Gareth Lukes is president of Lukes Drug Mart in Calgary.
Tell me a little bit about Lukes and its history?
Lukes: Lukes was opened in 1951 by my grandfather Jim Lukes in Bridgeland. Up until the early 1960s, it was running under the name Eagle Drugs. My father Bob Lukes took over in 1985 and then I took over running things around 2012.
Over the years, we’ve transformed the space from a lunch counter in the 1950s and ’60s to more of a general store in the ’70s to now a cafe and a record store with a lot of speciality retail.
About 10 years ago, we opened a second location in Killarney. In the last year, we won a successful bid to open a cafe and a restaurant in the Calgary Public Library’s new Central Library. This project was done in partnership with local chef Eric Hendry (previously the executive chef of Model Milk + Bar Von Der Fels).
Why do you think the business has been around for so long? What have been the keys to success?
Lukes: We’ve always had to change with the times. In the ’60s, we eliminated the lunch counter because it became out of date and we needed to be competitive with other pharmacies.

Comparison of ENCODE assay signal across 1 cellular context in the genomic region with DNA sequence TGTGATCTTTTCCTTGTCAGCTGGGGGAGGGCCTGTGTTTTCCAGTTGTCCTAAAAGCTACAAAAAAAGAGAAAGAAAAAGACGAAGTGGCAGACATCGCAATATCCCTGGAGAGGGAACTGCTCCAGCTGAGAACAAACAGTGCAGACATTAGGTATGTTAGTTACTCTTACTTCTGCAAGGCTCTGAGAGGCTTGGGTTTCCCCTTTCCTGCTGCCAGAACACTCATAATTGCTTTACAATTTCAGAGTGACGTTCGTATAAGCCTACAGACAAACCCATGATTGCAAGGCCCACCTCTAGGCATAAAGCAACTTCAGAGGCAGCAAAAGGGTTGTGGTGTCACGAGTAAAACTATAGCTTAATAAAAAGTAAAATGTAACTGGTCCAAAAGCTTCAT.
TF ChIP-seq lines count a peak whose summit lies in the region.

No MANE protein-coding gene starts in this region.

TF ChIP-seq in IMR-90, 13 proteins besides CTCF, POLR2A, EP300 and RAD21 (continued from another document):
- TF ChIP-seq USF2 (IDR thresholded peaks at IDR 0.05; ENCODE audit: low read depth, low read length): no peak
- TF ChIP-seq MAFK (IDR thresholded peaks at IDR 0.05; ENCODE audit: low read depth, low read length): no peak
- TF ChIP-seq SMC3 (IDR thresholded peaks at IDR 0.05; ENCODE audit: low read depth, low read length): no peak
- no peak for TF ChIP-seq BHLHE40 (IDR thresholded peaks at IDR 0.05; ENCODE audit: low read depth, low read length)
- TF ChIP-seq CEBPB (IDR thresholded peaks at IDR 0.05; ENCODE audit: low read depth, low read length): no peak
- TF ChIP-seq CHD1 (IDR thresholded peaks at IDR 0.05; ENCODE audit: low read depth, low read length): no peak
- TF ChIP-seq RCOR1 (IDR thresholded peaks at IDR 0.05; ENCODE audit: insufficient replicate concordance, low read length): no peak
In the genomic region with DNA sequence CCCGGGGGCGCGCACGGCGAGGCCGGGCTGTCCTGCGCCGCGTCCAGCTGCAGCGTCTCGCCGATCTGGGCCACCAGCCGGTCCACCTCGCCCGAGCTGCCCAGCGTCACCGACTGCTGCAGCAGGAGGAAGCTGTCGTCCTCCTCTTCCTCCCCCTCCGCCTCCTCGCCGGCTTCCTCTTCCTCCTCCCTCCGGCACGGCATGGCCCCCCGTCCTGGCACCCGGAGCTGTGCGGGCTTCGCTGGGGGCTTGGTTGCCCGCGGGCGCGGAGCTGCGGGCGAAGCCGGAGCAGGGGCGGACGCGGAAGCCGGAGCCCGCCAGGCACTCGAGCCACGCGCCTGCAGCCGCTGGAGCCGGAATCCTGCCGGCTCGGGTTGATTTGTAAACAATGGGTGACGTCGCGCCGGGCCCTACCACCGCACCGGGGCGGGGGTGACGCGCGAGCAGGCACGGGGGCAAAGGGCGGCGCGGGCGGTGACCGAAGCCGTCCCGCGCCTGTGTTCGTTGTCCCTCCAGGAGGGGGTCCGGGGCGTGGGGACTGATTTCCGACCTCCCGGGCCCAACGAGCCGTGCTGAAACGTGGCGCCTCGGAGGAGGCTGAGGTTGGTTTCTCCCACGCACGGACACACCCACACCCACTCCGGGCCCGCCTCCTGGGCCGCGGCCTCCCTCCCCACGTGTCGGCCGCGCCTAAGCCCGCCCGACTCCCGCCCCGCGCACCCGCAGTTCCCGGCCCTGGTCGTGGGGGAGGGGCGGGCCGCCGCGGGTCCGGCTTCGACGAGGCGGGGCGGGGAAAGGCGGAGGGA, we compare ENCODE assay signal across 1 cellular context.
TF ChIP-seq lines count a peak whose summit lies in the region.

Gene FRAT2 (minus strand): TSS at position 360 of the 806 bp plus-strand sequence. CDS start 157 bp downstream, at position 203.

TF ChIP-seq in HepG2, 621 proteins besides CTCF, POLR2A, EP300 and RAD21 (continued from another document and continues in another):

In the 1970s to 1990s, we ran the store like an early American discounter/department store, since that was before Walmart and the traditional big box retailers were in the marketplace. We did really well selling pallets of Tide, Folgers and toilet paper.
Right now, we’re operating as a bunch of small speciality retailers in one store. We have a record store, cafe, post office, speciality grocery store, boutique stationery store, pharmacy and high-end household all in our location at Bridgeland. I think catering to niches competently and staying far ahead of the curve has made it so we’ve been able to keep growing regardless of the economy.
Why did you want to expand to the new Central Library location?
Lukes: We really liked the vision that the Calgary Public Library had for the building and we loved working with everyone involved with it. Eric and I felt we could do something in that space that hadn’t really been done before in Calgary. We saw a bunch of ideas in Australia, New York and Copenhagen that we thought would make sense and would be able to last.
What differentiates you from your competitors in the marketplace?
Lukes: We’ve been around for a very long time, so we’ve gotten used to the up-and-down nature of the economy here. I think the degree we’re willing to evolve with the times is probably more than a lot of retailers would feel comfortable with.
What are your plans for the future for the company?
Lukes: For the next few years, we’re just going to focus on growing based on our core strengths and developing the locations we have.
We’d like to expand more in the future. We just want to wait and see how things settle down in this city.
– Mario Toneguzzi for Calgary’s Business